DuSable Bridge

Chicago, United States

DuSable Bridge


The DuSable Bridge (formerly the Michigan Avenue Bridge) is a bascule bridge that carries Michigan Avenue across the main stem of the Chicago River in downtown Chicago, Illinois, United States. The bridge was proposed in the early 20th century as part of a plan to link Chicago's south side and north side parks with a grand boulevard. Construction of the bridge started in 1918, it opened to traffic in 1920, and decorative work was completed in 1928. The bridge provides passage for vehicles and pedestrians on two levels. An example of a fixed trunnion bascule bridge (which is also known as a "Chicago style bascule bridge"), it may be raised to allow tall ships and boats to pass underneath. The bridge is included in the Michigan–Wacker Historic District and has been designated as a Chicago Landmark.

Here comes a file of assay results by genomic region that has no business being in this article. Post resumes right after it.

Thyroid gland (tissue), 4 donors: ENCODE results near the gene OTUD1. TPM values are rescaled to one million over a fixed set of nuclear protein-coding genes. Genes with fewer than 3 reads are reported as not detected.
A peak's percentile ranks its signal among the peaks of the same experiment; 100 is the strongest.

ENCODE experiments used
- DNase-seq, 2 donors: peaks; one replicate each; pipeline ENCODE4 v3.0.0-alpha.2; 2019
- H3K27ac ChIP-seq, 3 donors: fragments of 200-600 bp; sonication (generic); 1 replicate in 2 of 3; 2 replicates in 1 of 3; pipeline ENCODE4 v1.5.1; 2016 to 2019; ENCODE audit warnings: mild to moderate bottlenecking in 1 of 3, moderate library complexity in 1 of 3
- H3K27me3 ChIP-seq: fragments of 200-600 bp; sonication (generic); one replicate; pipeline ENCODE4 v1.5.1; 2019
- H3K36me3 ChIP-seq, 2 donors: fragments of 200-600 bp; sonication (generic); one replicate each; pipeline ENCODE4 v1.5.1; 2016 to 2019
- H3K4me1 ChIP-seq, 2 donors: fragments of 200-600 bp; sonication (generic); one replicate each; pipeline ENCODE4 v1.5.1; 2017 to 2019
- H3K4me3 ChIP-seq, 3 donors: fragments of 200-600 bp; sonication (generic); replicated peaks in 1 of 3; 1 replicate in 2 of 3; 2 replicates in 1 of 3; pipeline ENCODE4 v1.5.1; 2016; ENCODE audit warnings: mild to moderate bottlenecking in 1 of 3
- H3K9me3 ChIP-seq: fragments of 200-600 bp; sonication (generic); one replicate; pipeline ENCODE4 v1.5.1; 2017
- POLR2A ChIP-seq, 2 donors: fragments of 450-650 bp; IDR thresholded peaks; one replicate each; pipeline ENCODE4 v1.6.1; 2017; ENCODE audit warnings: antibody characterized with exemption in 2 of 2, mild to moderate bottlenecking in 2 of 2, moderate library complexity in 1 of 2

The location is significant in the early history of Chicago, connecting on the north near the 1780s homestead site of Jean Baptiste Point du Sable and on the south the early 19th century site of Fort Dearborn. Events from the city's past are commemorated with sculptures and plaques on the bridge, and exhibits in the McCormick Bridgehouse & Chicago River Museum—housed in one of the bridge tender houses—detail the history of the Chicago River.

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